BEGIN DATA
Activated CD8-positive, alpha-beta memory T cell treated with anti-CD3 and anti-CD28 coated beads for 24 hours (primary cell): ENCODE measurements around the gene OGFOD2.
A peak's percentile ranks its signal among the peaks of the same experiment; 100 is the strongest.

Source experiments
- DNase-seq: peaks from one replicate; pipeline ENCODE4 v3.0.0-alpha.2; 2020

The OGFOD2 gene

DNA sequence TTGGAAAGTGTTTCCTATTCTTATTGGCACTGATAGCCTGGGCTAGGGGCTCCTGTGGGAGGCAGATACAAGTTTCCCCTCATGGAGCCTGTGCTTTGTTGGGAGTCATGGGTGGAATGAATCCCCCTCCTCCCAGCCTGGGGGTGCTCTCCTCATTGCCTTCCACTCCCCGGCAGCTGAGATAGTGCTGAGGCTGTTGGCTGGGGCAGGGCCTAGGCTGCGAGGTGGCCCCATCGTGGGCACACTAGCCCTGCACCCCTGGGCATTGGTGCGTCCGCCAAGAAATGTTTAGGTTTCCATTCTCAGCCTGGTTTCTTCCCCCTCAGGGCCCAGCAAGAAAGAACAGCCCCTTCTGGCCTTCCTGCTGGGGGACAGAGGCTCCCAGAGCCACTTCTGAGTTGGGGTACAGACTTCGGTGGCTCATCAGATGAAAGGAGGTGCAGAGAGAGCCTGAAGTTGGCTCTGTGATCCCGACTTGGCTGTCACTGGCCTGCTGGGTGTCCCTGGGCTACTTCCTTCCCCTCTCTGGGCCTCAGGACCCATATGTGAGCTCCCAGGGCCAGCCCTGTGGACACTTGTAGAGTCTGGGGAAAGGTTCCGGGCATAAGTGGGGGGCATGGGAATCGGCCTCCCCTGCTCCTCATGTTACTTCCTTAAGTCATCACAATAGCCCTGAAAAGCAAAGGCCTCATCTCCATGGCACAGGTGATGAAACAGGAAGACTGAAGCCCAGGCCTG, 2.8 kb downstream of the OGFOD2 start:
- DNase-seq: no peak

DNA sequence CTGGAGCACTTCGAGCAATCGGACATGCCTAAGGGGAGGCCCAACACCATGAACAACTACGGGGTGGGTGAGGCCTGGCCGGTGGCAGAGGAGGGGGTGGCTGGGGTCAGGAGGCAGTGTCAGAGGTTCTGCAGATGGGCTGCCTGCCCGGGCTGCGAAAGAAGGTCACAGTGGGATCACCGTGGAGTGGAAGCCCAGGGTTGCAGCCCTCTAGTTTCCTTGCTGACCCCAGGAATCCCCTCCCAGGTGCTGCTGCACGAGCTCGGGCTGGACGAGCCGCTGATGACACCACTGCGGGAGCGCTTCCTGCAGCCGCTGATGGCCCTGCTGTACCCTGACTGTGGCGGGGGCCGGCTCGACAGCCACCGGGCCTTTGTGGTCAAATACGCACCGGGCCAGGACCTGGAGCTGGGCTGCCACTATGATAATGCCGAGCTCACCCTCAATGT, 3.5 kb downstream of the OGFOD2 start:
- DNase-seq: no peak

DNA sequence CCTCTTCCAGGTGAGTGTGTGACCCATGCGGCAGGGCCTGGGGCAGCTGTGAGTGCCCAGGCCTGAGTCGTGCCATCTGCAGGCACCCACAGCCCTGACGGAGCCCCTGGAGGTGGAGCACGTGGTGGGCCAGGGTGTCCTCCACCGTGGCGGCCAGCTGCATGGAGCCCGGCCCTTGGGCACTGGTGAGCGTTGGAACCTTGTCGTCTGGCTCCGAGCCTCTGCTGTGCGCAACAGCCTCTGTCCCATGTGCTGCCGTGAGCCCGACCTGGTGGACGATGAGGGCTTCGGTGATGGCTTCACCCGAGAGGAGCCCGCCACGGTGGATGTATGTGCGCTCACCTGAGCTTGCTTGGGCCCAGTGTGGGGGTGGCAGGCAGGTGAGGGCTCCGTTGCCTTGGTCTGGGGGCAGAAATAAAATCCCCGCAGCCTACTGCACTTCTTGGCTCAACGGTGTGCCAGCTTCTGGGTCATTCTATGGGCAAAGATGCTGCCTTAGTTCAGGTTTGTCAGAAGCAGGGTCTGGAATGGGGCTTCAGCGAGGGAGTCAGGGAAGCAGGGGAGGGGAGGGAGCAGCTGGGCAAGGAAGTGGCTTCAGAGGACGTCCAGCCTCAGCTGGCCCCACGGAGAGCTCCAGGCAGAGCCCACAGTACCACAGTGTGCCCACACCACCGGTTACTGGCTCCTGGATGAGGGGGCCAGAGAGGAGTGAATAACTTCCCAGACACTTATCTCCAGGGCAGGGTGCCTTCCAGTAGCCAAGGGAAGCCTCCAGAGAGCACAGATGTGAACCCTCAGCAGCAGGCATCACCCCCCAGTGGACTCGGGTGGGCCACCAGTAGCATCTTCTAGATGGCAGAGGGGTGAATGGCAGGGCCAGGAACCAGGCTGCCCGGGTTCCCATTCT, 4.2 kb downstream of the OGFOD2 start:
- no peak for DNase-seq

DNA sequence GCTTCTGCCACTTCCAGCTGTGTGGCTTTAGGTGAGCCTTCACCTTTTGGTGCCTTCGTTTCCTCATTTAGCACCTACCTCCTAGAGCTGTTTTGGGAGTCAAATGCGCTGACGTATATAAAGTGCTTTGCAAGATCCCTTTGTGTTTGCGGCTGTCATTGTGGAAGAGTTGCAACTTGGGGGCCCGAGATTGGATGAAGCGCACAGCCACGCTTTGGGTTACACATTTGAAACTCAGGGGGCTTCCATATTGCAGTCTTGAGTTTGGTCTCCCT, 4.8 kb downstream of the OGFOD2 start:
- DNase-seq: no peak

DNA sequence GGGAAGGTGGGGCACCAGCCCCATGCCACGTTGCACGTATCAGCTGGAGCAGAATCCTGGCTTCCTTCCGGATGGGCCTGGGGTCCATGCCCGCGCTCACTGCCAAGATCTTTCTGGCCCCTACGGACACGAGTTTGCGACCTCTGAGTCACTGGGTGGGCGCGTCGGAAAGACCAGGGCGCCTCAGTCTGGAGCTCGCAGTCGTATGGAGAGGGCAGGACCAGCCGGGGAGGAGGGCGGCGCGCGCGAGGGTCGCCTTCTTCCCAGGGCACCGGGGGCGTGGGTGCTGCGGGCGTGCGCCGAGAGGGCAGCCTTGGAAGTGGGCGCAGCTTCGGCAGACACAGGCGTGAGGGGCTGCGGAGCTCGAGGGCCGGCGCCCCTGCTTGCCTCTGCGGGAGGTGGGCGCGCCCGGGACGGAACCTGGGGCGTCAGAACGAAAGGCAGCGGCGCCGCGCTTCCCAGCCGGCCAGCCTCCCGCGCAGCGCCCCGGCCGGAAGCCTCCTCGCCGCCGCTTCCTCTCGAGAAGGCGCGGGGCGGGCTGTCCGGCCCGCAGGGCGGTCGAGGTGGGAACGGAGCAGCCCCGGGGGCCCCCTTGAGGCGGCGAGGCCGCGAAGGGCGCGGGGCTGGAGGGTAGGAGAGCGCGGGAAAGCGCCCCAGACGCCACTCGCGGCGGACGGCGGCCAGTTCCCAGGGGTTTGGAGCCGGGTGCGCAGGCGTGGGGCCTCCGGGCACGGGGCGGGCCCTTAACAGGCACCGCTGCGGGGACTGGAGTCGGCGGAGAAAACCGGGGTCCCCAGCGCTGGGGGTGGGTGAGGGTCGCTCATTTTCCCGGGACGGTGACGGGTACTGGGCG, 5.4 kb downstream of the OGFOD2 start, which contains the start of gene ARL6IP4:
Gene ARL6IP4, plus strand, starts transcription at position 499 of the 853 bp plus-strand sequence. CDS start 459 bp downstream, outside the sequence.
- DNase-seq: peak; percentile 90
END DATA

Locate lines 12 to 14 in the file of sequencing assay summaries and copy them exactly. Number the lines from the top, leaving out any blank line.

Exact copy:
DNA sequence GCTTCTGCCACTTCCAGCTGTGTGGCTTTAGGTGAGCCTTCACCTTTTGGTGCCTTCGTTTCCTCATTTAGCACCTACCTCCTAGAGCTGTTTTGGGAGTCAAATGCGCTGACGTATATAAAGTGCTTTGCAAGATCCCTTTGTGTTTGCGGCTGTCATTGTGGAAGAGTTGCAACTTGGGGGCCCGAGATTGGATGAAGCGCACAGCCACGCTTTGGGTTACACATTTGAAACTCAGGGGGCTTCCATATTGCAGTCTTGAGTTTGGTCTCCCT, 4.8 kb downstream of the OGFOD2 start:
- DNase-seq: no peak

DNA sequence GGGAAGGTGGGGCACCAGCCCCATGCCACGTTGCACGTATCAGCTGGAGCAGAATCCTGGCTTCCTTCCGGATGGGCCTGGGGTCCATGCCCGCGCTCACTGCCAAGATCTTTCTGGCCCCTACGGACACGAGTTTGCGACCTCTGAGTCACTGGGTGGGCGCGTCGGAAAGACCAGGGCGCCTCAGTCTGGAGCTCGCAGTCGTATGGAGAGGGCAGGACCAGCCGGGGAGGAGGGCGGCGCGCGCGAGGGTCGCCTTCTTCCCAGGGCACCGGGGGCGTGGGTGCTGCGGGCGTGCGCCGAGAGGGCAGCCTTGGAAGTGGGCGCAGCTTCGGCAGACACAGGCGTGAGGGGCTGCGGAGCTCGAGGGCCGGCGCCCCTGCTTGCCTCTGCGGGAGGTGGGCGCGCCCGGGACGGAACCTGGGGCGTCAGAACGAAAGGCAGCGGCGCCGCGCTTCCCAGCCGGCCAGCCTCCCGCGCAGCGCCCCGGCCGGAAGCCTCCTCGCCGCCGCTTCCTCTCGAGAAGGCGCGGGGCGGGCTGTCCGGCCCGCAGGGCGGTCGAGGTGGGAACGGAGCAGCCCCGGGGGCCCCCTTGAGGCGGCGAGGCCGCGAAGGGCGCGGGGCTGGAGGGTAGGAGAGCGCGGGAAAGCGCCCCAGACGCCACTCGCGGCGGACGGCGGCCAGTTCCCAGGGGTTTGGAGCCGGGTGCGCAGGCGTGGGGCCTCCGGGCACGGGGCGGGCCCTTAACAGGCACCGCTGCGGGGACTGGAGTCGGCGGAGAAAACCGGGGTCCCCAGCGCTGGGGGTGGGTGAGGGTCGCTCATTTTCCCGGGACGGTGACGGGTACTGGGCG, 5.4 kb downstream of the OGFOD2 start, which contains the start of gene ARL6IP4: